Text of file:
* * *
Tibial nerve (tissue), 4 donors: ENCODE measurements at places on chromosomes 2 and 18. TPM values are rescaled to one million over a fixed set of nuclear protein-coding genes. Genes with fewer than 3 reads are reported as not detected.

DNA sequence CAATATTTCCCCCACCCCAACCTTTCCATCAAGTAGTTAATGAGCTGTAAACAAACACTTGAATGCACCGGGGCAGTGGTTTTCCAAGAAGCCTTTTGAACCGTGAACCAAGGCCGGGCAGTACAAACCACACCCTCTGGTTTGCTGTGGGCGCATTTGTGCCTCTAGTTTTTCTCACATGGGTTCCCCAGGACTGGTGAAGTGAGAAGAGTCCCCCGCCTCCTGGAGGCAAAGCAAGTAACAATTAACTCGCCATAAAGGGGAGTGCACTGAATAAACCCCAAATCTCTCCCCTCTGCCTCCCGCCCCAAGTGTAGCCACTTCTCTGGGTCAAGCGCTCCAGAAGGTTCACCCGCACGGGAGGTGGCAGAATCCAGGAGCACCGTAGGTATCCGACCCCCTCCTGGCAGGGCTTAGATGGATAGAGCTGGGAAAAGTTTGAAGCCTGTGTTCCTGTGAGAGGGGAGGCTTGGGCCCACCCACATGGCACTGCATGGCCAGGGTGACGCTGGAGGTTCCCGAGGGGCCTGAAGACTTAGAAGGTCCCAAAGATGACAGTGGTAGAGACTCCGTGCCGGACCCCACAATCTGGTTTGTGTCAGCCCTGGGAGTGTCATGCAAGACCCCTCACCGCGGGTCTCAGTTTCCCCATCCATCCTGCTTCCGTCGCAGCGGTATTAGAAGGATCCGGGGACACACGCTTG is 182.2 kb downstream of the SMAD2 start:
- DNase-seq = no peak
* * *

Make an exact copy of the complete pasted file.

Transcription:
Tibial nerve (tissue), 4 donors: ENCODE measurements at places on chromosomes 2 and 18. TPM values are rescaled to one million over a fixed set of nuclear protein-coding genes. Genes with fewer than 3 reads are reported as not detected.

DNA sequence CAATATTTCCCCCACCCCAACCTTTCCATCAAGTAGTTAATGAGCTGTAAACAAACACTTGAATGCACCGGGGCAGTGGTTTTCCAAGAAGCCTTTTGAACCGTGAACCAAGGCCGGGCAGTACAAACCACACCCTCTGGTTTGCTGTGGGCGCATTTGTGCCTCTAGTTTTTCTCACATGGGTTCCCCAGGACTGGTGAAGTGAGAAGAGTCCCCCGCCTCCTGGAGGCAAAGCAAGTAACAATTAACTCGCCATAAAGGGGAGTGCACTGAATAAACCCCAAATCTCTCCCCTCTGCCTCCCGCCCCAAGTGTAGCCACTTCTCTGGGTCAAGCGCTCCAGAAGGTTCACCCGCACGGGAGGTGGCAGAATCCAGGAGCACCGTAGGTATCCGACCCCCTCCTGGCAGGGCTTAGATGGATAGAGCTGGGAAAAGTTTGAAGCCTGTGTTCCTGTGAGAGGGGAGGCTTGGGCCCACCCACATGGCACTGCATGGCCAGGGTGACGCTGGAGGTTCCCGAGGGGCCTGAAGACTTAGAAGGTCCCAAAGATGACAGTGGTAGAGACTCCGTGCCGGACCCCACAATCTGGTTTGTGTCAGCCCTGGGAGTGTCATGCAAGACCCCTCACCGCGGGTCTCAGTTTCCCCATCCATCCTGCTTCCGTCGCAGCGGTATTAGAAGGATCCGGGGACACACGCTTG is 182.2 kb downstream of the SMAD2 start:
- DNase-seq = no peak